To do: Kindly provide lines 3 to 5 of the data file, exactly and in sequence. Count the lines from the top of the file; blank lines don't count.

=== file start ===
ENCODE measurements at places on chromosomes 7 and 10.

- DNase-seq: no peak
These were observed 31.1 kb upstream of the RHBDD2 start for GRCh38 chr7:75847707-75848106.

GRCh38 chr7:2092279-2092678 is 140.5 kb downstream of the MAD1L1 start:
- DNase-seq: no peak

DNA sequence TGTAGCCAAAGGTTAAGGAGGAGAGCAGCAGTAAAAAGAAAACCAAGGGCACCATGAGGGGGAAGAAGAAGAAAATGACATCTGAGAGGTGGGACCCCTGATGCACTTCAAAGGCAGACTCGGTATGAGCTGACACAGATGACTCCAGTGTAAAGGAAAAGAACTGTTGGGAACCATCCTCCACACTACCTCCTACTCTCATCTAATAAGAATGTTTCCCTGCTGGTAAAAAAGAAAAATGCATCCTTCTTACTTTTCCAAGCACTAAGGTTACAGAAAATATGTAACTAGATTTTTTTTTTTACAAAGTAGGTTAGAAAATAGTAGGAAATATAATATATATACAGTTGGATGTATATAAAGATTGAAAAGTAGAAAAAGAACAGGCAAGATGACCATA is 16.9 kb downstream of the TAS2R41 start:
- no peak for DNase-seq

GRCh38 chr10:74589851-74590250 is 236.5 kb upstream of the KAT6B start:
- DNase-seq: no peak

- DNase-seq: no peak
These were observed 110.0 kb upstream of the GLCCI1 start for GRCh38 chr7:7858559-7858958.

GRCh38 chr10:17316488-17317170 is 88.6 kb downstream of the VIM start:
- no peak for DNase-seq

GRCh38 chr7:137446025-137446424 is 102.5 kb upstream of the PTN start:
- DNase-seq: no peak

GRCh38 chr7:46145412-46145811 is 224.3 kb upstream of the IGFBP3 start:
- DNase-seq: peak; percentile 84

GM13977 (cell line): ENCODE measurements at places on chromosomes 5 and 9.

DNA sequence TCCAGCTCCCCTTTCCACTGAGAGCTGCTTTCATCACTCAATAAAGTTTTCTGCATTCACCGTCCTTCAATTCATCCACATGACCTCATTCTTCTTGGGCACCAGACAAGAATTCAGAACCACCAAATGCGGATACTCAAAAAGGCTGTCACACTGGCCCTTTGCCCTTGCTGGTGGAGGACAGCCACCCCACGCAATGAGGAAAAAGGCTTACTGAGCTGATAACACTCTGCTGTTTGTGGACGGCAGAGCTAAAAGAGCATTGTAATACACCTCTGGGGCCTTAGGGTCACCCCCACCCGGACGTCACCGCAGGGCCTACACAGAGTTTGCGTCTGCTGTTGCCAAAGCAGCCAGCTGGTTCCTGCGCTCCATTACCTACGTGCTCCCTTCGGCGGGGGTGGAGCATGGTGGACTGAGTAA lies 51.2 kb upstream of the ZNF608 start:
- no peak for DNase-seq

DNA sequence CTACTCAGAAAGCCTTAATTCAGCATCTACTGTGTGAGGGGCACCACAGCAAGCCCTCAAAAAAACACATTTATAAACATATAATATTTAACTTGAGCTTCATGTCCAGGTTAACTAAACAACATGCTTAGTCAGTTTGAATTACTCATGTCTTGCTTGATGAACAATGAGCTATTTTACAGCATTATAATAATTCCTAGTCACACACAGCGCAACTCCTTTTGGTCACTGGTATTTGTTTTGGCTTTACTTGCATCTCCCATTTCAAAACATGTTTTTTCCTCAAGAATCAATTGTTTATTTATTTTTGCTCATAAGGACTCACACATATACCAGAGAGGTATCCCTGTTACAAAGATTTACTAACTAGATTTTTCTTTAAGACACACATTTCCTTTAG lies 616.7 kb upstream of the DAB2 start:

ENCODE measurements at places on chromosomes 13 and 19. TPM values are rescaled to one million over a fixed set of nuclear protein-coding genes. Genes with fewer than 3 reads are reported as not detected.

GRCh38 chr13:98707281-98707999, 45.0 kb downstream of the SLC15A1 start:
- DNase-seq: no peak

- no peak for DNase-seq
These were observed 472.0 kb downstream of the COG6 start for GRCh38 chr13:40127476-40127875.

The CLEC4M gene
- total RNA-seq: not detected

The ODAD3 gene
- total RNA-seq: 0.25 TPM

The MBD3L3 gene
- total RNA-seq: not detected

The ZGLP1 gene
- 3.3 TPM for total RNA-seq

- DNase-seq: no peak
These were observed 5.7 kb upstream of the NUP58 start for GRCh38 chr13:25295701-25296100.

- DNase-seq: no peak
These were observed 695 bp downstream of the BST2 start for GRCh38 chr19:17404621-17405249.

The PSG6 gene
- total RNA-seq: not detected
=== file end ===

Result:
These were observed 31.1 kb upstream of the RHBDD2 start for GRCh38 chr7:75847707-75848106.

GRCh38 chr7:2092279-2092678 is 140.5 kb downstream of the MAD1L1 start:
- DNase-seq: no peak